How Your Beliefs Connect to Your Health

Can having a spiritual life actually improve your outcome?

Meet Leonard and Rochelle, two hypothetical people. Either because of traditional religious beliefs or a less defined sense of “something more,” Leonard believes that life in general, and his in particular, has meaning. Rochelle, on the other hand, likes the old Peggy Lee song, “Is That All There Is?” and she answers its eponymous question with a resigned yes. Science tells us that, all other factors being equal, Leonard has superior odds for staying healthy and for dealing adeptly with life’s inevitable curveballs. Why? The research isn’t definitive yet, but it does show that “the meaning factor” is real, that it improves people’s lives and, in many cases, their health.

“Studies show over and over again that a connection to something transcendent is very helpful in stress relief,” says Tanya Edwards, M.D., MEd., of the Cleveland Clinic’s Center for Integrative Medicine. “And patients who have been given a diagnosis of a potentially life-threatening, or at least life-changing, condition do much better when they have this connection. It doesn’t have to be religious necessarily, as long as it gives meaning to life and to the individual’s place on earth. Then they can make some sense of the disease process.”

Meaning 101

The key to developing a spiritual life that provides this kind of meaning, and that works in the here and now, is to start with your own belief system. If you’re a born-again Christian, a devout Catholic or a religious Jew, you already have access to prayers, devotions, rituals and reading materials that stir something deep within you. If, conversely, you no longer feel nourished by your childhood religion, or you were raised without one, you still have a worldview. A worldview, by definition, is going to entertain some big-picture issues.

For a bit of enlightenment on what spiritual paths or practices might be of interest to you, take a look at the fascinating, in-depth “Belief-O-Matic” quiz on It’s a thoughtful exploration of how your personal beliefs reflect the tenets of myriad philosophical systems, just about all the world’s religions and many denominations within them. Your “score” will give you a 1-to-20 lineup of how your way of seeing things stacks up against these various teachings. If you find, for example, that you already think like a Buddhist, looking into Buddhist meditation might be just what the doctor ordered.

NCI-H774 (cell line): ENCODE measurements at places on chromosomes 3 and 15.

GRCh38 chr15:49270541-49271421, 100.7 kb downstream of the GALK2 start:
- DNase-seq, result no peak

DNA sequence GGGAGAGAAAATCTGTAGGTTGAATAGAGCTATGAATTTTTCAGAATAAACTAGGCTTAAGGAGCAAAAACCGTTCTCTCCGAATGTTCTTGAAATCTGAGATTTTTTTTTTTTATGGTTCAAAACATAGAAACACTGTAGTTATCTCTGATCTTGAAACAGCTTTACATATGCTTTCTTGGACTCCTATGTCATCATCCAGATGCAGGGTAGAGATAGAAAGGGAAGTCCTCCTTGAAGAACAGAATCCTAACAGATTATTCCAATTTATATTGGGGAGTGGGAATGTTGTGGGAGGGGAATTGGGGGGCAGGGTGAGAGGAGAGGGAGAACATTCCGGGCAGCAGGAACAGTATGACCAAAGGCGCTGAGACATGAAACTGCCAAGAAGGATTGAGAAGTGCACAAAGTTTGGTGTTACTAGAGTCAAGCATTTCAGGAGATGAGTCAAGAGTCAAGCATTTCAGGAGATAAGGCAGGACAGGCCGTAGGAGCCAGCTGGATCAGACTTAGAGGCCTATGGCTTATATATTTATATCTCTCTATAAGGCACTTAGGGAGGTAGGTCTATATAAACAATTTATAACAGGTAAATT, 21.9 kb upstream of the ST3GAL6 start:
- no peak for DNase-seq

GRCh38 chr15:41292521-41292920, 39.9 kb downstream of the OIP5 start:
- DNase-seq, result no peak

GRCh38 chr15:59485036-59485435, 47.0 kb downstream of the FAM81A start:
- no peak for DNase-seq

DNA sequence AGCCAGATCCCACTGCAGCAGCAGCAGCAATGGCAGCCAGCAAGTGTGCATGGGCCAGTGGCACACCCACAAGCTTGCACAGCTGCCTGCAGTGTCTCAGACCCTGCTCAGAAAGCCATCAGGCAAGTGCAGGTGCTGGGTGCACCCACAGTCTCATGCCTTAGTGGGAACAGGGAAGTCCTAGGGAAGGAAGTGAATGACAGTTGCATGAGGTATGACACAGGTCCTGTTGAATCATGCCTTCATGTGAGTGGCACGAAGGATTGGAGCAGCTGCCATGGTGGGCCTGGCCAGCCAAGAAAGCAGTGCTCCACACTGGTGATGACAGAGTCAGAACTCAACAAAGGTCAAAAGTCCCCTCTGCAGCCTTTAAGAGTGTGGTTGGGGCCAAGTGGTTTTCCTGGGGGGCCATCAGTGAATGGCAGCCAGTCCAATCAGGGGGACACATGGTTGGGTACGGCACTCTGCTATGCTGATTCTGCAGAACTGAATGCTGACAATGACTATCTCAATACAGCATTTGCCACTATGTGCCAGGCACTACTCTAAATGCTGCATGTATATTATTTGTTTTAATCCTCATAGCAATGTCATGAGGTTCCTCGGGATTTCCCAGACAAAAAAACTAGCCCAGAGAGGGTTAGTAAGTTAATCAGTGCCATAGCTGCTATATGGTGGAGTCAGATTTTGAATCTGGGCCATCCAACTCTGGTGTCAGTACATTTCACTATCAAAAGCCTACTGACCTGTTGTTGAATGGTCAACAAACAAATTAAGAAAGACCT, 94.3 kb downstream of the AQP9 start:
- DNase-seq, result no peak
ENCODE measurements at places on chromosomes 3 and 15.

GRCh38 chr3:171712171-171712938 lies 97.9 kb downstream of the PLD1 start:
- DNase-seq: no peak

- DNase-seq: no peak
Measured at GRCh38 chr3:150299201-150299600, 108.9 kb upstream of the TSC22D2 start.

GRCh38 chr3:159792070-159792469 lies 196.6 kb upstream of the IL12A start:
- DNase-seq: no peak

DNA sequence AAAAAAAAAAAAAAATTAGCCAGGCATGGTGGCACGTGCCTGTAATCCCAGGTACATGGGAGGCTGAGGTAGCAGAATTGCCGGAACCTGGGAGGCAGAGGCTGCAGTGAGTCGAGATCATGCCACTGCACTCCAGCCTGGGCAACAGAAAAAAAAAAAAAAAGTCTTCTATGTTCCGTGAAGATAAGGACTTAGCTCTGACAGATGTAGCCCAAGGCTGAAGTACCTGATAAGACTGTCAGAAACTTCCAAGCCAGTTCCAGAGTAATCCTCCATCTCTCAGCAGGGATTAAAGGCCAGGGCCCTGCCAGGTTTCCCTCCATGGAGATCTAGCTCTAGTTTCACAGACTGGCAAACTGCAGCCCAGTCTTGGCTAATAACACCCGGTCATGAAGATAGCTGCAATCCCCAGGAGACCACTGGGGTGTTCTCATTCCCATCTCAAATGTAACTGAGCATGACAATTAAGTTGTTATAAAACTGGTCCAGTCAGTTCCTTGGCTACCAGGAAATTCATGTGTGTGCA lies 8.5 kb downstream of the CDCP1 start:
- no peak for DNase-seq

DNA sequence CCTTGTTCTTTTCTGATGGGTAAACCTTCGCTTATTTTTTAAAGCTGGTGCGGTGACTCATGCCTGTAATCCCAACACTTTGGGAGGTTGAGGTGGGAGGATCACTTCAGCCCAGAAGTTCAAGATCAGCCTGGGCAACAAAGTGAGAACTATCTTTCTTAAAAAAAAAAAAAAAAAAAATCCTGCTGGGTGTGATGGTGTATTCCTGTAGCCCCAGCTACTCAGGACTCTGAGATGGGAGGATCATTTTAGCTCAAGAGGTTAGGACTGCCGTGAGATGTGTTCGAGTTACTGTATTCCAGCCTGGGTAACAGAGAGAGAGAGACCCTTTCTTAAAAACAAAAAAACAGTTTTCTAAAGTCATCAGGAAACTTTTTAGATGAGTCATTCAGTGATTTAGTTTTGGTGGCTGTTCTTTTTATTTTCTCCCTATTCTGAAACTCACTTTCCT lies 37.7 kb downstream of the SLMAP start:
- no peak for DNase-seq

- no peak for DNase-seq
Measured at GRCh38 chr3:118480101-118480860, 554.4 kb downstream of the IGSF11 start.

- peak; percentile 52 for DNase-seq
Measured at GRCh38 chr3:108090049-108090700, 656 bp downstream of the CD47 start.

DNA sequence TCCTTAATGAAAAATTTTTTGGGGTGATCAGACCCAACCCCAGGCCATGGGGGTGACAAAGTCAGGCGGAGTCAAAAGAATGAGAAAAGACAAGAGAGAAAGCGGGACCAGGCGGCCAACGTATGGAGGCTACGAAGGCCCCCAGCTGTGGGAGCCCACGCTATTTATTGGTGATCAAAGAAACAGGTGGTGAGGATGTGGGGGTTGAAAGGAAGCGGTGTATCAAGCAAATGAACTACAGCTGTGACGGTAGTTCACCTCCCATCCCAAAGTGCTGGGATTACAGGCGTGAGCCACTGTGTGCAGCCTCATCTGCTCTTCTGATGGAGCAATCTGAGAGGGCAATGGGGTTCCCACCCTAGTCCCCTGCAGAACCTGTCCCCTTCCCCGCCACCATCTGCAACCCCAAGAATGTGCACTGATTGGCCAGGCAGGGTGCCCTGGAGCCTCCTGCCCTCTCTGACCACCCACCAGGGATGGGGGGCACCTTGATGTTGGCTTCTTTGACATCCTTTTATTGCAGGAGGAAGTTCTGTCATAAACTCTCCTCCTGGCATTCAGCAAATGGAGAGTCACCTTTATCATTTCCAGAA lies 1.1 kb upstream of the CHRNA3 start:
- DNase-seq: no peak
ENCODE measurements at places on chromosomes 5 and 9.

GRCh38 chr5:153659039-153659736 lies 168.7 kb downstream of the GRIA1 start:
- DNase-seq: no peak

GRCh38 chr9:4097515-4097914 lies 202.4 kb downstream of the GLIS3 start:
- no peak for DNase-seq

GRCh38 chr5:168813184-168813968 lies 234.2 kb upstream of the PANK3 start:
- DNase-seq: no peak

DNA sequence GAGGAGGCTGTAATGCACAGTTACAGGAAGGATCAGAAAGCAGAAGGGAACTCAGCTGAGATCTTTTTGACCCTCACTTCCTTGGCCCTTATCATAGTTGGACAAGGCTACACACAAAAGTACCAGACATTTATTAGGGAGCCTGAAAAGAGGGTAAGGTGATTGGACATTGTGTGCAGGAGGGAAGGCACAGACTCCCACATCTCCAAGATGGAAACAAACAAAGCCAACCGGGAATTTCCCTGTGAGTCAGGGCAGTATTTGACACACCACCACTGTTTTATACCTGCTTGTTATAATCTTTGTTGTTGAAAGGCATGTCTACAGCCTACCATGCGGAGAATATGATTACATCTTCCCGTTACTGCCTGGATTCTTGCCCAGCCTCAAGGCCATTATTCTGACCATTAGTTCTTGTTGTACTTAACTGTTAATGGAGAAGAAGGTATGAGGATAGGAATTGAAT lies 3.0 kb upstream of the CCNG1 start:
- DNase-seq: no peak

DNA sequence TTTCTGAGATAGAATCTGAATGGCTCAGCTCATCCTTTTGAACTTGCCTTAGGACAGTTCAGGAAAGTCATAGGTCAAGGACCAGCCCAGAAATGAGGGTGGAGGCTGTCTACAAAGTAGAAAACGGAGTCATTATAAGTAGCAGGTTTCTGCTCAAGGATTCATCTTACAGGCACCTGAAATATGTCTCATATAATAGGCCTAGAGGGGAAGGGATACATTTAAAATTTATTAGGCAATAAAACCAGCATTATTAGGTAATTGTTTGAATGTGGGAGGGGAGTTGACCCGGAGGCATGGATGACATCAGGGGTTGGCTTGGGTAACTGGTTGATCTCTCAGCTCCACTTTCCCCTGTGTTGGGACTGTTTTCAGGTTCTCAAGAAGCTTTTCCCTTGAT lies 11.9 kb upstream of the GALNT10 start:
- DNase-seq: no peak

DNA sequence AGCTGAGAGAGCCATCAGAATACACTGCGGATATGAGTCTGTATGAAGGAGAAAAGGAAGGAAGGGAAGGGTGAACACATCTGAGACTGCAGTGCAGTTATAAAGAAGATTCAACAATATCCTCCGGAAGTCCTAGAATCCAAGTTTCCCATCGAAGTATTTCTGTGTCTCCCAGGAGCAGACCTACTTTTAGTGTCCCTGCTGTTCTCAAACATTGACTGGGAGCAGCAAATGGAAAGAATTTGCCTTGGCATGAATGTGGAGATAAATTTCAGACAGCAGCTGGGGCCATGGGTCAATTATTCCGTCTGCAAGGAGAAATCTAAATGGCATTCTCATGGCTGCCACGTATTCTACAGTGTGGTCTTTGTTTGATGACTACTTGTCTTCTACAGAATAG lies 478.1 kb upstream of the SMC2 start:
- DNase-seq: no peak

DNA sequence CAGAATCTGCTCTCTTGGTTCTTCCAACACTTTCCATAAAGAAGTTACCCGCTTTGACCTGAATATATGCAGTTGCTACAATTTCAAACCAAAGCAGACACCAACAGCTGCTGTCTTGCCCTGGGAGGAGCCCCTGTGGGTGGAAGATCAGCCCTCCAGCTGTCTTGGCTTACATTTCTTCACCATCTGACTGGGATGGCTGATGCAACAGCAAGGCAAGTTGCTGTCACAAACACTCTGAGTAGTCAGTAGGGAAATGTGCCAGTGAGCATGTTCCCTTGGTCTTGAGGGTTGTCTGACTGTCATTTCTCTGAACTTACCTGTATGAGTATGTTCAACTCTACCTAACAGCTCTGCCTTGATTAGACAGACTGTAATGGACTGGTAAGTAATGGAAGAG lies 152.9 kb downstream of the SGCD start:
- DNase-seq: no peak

“Choose something that goes well with your personal belief system,“ Dr. Edwards says. “Otherwise you’ll create unnecessary stress. I always ask patients first what their source of spiritual support is. I go where they are and enable them to get more of a stronghold based on their belief system.” This means that the best practice for you is the one that fits the person you are.

For example, the bulk of peer-reviewed scientific studies on how spiritual practice affects human health have looked at meditation—usually an Eastern style, such as Transcendental Meditation (a Hindu derivative) or Vipassana Meditation (a Buddhist form). Your spiritual health prescription, however, may be Bible study, saying the rosary or learning a relaxation technique that has no ecclesiastical overtones but that puts you in the same fully present, fully focused state as someone sitting in meditation or kneeling at prayer.

Seeing the Divine in One Another

Private contemplation is good for you, but so is singing in the choir or volunteering at a soup kitchen. “Talking to others who share your beliefs can be comforting and helpful,” Dr. Edwards says. “In Buddhism, they call it sangha, spiritual community. This is also what you get in a support group or in church.”

Here are some ways to deepen your contact with others who can nurture your spirit:

  • Engage in some spiritual pursuit as a family. Mealtime grace, bedtime prayers and reading aloud from scripture or other uplifting books can do a lot for togetherness, even after the kids are grown and gone.
  • Have a “prayer partner” or “vision partner.” This is someone you speak with briefly every day to pray with and for each other, or to share the actions you’ll take to bring your vision—for healing, peace of mind, the accomplishment of a goal—into being.
  • Join a small group within a large one. If you’re part of a big church or synagogue, sign up for a committee or take a class so you’ll get to know people and feel you truly belong.
  • Start and host your own group. This could be a spiritual book club, a community service group or a mastermind circle that supports and encourages every member’s dreams. Invite friends to join, or reach out with signs at the natural food store, health club and yoga studio.
  • Find like-minded friends. They’re out there! Find them at bookstore author events, lectures and classes, retreats and seminars.

While research on meditation mainly focuses on what happens neurochemically and neurologically in the brain, “strong evidence now also supports that people who are engaged socially, as well as personally, in spiritual practice are healthier,” says Patrick Swift, PhD., a clinical assistant professor at New York University School of Medicine and the author of One Mountain, Many Paths. “The reason for that is open to debate, but so what?” Try This! Keep a journal—on paper, with a pen. It’s a great way to unearth the wisdom inside you and, day by day, sentence by sentence, discover more meaning in your life.

Try This! Keep a journal—on paper, with a pen. It’s a great way to unearth the wisdom inside you and, day by day, sentence by sentence, discover more meaning in your life.

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